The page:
DOJ joins Trump's side in lawsuit over NY subpoena for tax returns

DOJ joins Trump's side in lawsuit over NY subpoena for tax returns
© Greg Nash

The Department of Justice (DOJ) on Wednesday intervened in President TrumpDonald John TrumpGraham to introduce resolution condemning House impeachment inquiry Support for impeachment inches up in poll Fox News's Bret Baier calls Trump's attacks on media 'a problem' MORE's lawsuit over New York prosecutors' subpoena for his tax returns.

Government lawyers agreed with Trump's personal lawyers that the case belongs in federal court and argued that Trump should receive temporary relief as needed.

"The United States participates now to explain why it is both correct and important that the President’s challenge to the subpoena on account of his office be resolved in federal court rather than in state court, and to support interim relief as necessary to allow for appropriate briefing of the weighty constitutional issues involved," they wrote in a court filing in federal court in New York.

The filing was submitted by top lawyers in the Justice Department's civil division as well as U.S. Attorney for the Southern District of New York Geoffrey Berman.

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The Manhattan district attorney's office in late August issued a grand-jury subpoena to Trump's accounting firm, Mazars USA, for the president's tax returns and other financial records. Last month, Trump, in his personal capacity, filed a lawsuit in federal court against Mazars and Manhattan District Attorney Cyrus Vance (D) in an effort to block the subpoena.

Trump is requesting that a judge temporarily enjoin Mazars from complying with the subpoena as the case is adjudicated, while the Manhattan district attorney's office is arguing that the case should be dismissed, and that any legal challenge to its subpoena should take place in state court rather than federal court.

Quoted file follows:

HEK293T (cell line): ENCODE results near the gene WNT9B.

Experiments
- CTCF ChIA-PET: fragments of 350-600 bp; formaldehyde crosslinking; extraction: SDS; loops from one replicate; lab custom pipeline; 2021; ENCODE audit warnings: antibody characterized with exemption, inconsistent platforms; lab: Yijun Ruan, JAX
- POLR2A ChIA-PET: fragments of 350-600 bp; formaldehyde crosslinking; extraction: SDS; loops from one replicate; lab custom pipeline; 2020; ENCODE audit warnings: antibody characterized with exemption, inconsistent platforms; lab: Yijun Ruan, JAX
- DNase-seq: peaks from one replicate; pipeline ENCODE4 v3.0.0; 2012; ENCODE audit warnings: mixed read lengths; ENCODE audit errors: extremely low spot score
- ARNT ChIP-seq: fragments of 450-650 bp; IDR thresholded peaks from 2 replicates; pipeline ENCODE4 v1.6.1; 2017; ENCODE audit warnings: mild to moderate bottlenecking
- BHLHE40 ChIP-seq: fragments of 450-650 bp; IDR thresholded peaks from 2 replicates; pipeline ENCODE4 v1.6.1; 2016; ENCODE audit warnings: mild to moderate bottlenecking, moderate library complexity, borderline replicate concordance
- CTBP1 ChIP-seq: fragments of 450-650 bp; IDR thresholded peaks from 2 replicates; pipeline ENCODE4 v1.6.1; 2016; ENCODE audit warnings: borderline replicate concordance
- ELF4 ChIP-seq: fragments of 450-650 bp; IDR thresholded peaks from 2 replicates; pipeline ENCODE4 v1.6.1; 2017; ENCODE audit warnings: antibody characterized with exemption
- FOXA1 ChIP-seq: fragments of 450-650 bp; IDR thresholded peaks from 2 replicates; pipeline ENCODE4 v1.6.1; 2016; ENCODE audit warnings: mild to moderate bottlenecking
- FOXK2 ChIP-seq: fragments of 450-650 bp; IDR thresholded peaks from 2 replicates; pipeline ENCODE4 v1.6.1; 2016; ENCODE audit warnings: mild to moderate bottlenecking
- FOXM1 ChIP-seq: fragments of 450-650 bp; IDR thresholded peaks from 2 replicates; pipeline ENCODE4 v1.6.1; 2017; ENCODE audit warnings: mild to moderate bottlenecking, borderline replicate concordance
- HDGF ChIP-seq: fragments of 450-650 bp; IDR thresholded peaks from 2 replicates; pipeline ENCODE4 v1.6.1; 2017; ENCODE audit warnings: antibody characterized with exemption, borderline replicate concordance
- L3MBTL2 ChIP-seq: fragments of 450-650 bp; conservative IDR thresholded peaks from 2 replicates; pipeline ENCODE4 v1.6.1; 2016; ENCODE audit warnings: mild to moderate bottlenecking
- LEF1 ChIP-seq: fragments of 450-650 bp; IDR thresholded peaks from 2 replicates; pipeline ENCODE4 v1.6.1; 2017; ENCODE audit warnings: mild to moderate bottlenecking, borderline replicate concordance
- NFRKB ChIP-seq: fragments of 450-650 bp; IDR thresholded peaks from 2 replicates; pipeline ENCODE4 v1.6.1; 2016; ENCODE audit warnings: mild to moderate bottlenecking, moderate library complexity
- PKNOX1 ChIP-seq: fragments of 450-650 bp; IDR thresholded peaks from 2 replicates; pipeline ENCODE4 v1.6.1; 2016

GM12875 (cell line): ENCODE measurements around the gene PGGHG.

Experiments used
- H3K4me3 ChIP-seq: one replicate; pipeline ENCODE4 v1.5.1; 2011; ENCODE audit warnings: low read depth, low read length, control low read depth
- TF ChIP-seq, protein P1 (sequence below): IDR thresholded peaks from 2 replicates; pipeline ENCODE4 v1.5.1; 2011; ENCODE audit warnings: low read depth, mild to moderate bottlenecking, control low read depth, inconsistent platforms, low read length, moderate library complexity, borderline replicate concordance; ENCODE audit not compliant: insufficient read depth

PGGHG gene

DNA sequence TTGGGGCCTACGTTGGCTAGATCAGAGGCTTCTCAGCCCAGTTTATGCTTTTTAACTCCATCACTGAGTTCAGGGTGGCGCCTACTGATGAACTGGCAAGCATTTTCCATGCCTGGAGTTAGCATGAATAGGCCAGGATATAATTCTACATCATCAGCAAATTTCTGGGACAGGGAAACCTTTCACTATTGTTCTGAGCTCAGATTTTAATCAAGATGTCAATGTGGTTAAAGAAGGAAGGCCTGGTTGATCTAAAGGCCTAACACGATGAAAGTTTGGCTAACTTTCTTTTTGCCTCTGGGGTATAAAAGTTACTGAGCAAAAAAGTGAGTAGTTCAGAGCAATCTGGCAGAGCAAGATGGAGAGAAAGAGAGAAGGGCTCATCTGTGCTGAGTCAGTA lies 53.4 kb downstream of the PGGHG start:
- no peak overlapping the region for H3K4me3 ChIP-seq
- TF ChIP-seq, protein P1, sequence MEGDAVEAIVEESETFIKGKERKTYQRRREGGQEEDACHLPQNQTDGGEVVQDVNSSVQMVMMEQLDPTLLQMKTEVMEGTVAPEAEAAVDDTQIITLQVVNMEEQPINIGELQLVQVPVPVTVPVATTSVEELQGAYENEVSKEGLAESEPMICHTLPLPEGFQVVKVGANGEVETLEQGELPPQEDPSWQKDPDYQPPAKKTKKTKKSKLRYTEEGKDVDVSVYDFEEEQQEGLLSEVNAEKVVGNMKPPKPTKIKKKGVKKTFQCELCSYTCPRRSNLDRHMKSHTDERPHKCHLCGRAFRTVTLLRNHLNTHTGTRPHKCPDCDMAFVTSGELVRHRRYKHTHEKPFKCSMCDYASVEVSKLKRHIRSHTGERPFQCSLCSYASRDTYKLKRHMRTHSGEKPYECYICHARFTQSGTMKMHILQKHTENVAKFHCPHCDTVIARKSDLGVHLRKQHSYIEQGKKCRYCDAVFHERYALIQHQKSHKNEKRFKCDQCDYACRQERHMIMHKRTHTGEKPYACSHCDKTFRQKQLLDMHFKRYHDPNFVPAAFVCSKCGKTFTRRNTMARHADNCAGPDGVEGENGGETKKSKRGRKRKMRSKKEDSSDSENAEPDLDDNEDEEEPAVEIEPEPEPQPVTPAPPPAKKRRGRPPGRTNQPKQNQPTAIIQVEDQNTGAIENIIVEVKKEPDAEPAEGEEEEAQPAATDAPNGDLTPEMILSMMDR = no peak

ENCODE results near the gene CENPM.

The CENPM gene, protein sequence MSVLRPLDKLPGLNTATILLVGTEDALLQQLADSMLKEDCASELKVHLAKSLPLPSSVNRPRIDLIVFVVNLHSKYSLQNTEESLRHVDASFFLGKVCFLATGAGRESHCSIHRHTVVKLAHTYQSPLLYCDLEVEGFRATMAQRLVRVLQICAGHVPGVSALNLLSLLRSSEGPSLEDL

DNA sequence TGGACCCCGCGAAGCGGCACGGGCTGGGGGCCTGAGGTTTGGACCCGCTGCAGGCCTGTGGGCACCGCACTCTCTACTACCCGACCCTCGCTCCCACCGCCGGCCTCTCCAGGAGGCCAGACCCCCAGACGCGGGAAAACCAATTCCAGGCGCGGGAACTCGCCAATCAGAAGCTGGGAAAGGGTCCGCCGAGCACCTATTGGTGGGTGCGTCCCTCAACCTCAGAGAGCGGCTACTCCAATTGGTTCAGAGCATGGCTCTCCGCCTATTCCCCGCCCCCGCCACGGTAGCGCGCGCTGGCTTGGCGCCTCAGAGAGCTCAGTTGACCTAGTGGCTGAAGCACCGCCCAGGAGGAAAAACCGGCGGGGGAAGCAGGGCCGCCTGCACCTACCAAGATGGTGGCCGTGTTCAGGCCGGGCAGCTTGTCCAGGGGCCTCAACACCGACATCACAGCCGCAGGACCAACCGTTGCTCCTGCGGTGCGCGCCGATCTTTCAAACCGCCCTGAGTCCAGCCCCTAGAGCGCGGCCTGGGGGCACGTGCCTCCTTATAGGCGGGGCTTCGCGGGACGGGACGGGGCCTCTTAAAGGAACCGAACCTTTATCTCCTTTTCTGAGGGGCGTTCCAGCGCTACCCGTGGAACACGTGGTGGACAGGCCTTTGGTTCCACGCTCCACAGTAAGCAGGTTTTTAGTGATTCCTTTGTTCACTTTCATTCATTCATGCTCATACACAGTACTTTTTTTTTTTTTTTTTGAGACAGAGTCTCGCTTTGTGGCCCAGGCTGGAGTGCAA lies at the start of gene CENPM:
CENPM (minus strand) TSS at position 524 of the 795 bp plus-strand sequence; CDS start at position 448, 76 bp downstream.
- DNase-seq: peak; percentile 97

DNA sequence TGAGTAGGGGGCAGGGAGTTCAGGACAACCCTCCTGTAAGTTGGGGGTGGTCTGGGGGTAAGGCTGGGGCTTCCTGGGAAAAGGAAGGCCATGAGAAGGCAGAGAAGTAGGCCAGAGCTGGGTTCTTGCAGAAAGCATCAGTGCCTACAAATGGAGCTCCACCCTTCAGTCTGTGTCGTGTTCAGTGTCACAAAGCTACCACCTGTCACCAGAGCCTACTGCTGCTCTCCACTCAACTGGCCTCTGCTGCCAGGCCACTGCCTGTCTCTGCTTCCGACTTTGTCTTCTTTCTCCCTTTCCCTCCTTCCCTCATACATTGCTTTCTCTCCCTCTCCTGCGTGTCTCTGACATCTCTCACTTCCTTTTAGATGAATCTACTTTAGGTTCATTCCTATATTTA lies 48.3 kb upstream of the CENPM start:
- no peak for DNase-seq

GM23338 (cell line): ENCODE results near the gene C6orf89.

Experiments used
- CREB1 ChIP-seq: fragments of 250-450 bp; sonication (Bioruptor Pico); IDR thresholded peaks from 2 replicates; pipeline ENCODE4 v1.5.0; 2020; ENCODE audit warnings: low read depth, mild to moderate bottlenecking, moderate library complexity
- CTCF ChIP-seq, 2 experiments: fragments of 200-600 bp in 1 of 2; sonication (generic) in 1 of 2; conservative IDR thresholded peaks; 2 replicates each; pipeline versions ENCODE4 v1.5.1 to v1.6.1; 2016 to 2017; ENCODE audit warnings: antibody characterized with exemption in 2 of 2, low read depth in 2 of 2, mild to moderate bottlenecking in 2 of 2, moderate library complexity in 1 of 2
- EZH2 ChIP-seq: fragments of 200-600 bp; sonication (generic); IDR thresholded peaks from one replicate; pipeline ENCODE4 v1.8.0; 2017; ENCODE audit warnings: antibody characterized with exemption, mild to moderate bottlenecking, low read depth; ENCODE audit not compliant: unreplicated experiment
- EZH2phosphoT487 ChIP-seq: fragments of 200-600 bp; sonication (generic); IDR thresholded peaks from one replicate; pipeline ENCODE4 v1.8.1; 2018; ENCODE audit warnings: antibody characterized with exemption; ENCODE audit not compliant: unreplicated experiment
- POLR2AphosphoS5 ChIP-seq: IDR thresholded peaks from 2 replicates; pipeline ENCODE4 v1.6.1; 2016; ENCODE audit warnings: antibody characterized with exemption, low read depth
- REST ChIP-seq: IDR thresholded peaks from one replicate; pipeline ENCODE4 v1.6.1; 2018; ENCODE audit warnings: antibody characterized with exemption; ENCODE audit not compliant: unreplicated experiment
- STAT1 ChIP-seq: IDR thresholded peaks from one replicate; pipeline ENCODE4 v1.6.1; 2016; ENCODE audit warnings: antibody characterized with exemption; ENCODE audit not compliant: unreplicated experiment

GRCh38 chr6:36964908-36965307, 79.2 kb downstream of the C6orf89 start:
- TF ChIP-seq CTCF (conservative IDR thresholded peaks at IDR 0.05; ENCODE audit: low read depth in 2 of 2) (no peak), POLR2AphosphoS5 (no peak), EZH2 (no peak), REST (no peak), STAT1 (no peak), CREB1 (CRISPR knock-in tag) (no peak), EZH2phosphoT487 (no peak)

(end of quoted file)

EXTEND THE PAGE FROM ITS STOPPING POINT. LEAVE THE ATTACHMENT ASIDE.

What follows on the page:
The parties in the lawsuit have agreed for the DA's office to suspend enforcement of the subpoena until either 1 p.m. two business days after a judge's ruling on pending motions or 1 p.m. on Oct. 7, whichever comes first.

In its filing on Wednesday, DOJ argued that the federal court can be involved in the case.

"Congress has provided both subject-matter jurisdiction and a cause of action that authorize this Court to hear the President’s claims, and neither of the District Attorney’s objections to this Court’s exercise of that jurisdiction has merit," DOJ wrote.

DOJ also urged the judge handling the case to establish "a briefing schedule that will permit the type of considered deliberation appropriate for the serious constitutional issues at stake in this proceeding" and to temporarily block the subpoena if needed to preserve the status quo while the case is being considered.

"Doing so will prevent irreparable harm to the President’s asserted constitutional interest in not having his records subjected to state criminal compulsory process in these circumstances, while the District Attorney has identified no prejudice from a short delay to this discrete portion of the grand jury investigation at issue," DOJ said.

In his complaint, Trump argued that the subpoena violates the law because sitting presidents can't be criminally investigated or prosecuted. DOJ did not say in its filing whether it agreed with this argument.

The judge hearing the case is Victor Marrero, who was appointed by former President Bill ClintonWilliam (Bill) Jefferson ClintonCNN: Biden likened Clinton impeachment to 'partisan lynching' in 1998 Trump 'lynching' comparison draws backlash from lawmakers House Democrat pledges 'there will be open hearings' in impeachment inquiry MORE.